Myra stood up and walked slowly and deliberately to the far wall. She picked a stake from the rack and held it up so the prisoner could see it.
“I could end it, here and now. Tell me what I want to know, and I’ll grant you a quick death.”
He smiled. “And what part of ‘I’m enjoying it’ did you miss?”
“I’m not going to torture you,” Myra said walking back to him. “But once my shift is over, one of my friends will come to relieve me, and they won’t be so gentle. I want to spare you the pain. Please, I want to help you.”
“Do I look like I care what you want?”
She gazed at the chained and hurt prisoner. Soon her friends would come one by one and resume their torture. The vampire claimed he enjoyed the torment, but she had heard his screams. Myra had no pity for this monster. He had killed many humans and would kill more if given the chance. Yet, abusing him did not seem right. At this point, he would reveal no new information. How long before they, the humans, turned into bigger monsters than the vamps?
Myra took a deep breath and plunged the stake deep into the vampire’s heart.
“He could have talked,” Thomas said.
Myra raised her water glass and took a slow sip. The thirty Warriors seated around the Conference Table at the Headquarters were all staring at her, and she was willing to bet that no more than one or two of them approved of her action. “He wasn’t going to talk,” she said. “He accidentally revealed information about the army size, but he wasn’t going to say anything more. We were wasting our time, when we could be doing something more productive.”
“I agree with Myra,” Lidia said. “This vampire wasn’t cooperating. We need to find one who will.”
“And what if we never do?” Myra challenged. “Even if a prisoner talks, do we really think any information will help us assassinate the Prince? And if we do assassinate him, will it solve all our problems? Will it help us destroy the Wizard and restore humanity?”
“Killing the Prince will cause disorder among the vamps and give us an opportunity to strike,” Thomas said.
“Do we really know that?” Myra said. “Perhaps the Prince will simply be replaced by another tyrant and we won’t even notice the change.”
“I can’t imagine that vamps appoint heirs,” said Thomas. “They never plan on dying. If the Prince dies, it will surely lead to some kind of a civil war.”
“You’re just guessing,” said Myra.
“What do you suggest, then?” Thomas asked.
“We could skip all the dubious intermediate steps and jump right into an attack on the Wizard,” Lidia suggested.
Thomas snorted. “Our Warriors are too few.”
Myra’s eyes darted towards Zack, who was sitting at the head of the Conference Table, strangely quiet. “Thomas is right,” she said. “We’re not ready to attack, but there might be something else we can do.”
An elderly Warrior cleared his throat, and everyone fell silent. “Our Warriors are too few, you say,” Andre said. “Well, there is a very easy way to get more.”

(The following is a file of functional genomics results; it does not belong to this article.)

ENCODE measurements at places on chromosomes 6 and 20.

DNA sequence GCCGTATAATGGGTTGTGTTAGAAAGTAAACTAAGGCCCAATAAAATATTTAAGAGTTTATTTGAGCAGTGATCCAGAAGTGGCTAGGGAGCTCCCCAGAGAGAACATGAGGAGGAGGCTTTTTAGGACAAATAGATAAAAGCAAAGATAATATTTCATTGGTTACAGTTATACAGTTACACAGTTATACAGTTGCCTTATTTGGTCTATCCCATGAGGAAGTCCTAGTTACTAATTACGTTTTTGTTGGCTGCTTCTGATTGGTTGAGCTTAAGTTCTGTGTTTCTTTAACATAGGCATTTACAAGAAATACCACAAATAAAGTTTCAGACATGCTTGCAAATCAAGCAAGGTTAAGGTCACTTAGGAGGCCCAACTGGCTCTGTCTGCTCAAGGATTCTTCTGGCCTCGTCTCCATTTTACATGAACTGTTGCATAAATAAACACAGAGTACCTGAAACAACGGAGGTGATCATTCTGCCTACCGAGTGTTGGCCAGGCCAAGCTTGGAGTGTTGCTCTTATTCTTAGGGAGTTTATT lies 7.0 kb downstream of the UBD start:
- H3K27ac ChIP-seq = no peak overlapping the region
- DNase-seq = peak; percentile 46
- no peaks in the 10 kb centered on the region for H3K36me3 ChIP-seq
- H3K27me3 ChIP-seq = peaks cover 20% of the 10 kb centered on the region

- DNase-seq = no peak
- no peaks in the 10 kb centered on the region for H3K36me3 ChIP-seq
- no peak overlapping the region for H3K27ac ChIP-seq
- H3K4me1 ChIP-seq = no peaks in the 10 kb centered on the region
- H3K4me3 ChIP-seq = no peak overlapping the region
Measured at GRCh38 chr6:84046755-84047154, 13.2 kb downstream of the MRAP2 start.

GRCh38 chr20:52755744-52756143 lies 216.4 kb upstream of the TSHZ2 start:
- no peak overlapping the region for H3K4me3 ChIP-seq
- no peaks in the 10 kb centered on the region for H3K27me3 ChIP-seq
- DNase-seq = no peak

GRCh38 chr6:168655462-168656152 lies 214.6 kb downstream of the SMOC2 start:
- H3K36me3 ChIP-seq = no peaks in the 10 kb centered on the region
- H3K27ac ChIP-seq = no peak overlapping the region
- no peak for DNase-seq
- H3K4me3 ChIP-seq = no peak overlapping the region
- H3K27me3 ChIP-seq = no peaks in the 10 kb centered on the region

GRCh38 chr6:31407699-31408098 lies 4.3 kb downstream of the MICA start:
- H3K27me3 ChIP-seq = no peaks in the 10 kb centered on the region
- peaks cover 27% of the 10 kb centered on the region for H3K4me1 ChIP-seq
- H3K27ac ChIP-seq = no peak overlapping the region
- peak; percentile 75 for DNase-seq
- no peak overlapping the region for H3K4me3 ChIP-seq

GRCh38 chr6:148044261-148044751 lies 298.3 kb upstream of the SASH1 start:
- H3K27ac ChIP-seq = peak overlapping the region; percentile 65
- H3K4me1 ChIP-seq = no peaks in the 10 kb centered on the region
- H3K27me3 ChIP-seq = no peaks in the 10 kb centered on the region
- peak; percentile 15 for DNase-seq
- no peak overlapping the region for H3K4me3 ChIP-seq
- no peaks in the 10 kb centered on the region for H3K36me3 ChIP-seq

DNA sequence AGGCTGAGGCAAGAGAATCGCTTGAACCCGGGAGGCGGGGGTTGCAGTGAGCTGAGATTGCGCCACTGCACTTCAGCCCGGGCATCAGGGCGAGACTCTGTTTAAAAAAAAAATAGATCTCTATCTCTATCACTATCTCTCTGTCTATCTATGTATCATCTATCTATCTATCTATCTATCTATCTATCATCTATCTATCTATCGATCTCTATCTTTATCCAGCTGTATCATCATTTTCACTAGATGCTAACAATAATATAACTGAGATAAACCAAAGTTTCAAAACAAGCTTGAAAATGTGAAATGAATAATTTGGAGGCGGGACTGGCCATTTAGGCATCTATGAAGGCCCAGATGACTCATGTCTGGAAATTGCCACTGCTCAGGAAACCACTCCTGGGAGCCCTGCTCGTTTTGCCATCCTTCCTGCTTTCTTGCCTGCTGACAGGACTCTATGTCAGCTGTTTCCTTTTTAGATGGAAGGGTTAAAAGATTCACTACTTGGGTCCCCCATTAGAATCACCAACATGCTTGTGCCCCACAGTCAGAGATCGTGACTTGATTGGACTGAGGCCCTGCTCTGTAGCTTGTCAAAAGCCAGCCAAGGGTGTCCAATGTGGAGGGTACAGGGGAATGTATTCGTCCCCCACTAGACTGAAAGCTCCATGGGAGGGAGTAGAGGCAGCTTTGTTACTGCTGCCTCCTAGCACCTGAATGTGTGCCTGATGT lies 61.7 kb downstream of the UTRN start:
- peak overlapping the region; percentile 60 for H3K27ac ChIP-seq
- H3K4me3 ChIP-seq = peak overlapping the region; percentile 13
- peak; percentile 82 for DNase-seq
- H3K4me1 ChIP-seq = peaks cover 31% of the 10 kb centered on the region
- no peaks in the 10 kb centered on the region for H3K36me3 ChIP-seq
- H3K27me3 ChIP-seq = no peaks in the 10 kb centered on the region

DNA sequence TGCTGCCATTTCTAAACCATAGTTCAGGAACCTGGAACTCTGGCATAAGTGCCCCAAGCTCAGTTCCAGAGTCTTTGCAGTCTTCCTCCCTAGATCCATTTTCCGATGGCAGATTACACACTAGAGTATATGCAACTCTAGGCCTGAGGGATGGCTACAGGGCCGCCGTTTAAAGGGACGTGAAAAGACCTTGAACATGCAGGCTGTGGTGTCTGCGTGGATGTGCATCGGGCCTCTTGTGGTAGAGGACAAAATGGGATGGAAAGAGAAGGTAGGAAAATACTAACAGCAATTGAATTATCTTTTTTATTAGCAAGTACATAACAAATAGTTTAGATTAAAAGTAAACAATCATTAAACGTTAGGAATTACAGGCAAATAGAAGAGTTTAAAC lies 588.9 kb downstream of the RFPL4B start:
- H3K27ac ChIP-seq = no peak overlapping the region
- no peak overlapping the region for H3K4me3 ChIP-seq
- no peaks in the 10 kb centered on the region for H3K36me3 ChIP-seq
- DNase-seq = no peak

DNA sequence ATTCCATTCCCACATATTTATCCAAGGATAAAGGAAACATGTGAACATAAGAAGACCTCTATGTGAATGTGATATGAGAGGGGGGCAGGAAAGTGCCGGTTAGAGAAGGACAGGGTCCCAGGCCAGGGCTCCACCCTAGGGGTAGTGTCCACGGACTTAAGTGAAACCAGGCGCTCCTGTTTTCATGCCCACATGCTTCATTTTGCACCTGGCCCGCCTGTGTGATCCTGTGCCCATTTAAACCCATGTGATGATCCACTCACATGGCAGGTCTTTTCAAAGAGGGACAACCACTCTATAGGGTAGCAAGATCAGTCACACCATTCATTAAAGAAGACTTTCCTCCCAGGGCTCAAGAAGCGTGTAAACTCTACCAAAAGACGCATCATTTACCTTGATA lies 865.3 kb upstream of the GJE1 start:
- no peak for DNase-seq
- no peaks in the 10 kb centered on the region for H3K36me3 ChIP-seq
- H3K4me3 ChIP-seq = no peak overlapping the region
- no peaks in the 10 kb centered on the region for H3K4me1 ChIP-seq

Zack stood up and started pacing back and forth, but said nothing. Andre followed him with his eyes before continuing. “I’m turning seventy next year. I’m one of your best and most experienced Warriors, and I won’t be allowed to fight.” He stood up from his chair and stared at Zack. “Remove the age restrictions. Allow everyone who can hold a weapon to be a Warrior.”
“Yes,” a girl, Estella, cried, and all eyes turned at her. “I turned sixteen last week, so this is my first Warriors’ meeting. A week ago, I wasn’t allowed to fight. Back then I could fight just as well as I can now. Age shouldn’t come into it.”
Zack stopped in his tracks and swept the room with his gaze. “We could remove the upper boundary and allow the elderly to fight, but only if they volunteer. I will not force anyone over seventy to take up arms.” He looked at Estella and added, “But I won’t allow children to fight.”
“But—” she started to protest, and he interrupted her.
“Enough. I am not allowing anyone under sixteen to be a Warrior. In any case, even with the babies and the oldest among us fighting, our numbers are far from enough to get through the Wizard’s defenses.”
Myra sighed. That much was true. Removing the upper age boundary would only add a handful of Warriors to their ranks. After all, few in the Resistance lived beyond the age of forty, and ten years ago the Great Massacre had further diminished the number of older fighters. “We can’t launch any attack if we starve to death,” she said. “There might be a way to find better food supplies.”
“Speak,” said Zack.
“The animals we hunt down must be feeding on something. There must be growing plants somewhere, which means the vampires leave the place sunlit. If we find that place, we could find edible plants and more animals to hunt. Moreover, if the place is sunlit, it will be safe during the day. Zack, I know how important the attack is, but we need to have a sustainable food source before we attempt anything.”
“Why would the vamps keep a sunlit place?” Thomas challenged.
“They do need something to eat after all,” Myra said. “They couldn’t let all animals die out.”
“If such a place exists, they must have set up some traps for us,” Zack said. “I don’t think it’s safe to go searching for it.”
“May I suggest something crazy?” Estella said.
“You’re now a member of the Warriors’ Council,” Zack said. “You have as much right to speak as anyone.”
Estella grinned. “Rat farm,” she said. “Think about it. Right now we kill and bake the rats that we capture right away. What if we kept them alive and put them together, so they could reproduce and multiply in a controlled environment? They’re low maintenance, and if the farm grows, we would have a steady meat supply.”
“It does sound crazy,” Thomas said.
“Yet it makes sense,” said Andre. “I like it.”
“They do multiply fast,” Zack mused. “And require little food to survive.”
He paused as the door opened, and Alerie stepped in. “General Wong. I have some news. We’ve captured another vamp.”
The silence that followed was deafening. Thomas was the first to speak. “Another? We capture two vamps per year if we are lucky, and now we have a second one in just a couple of days?”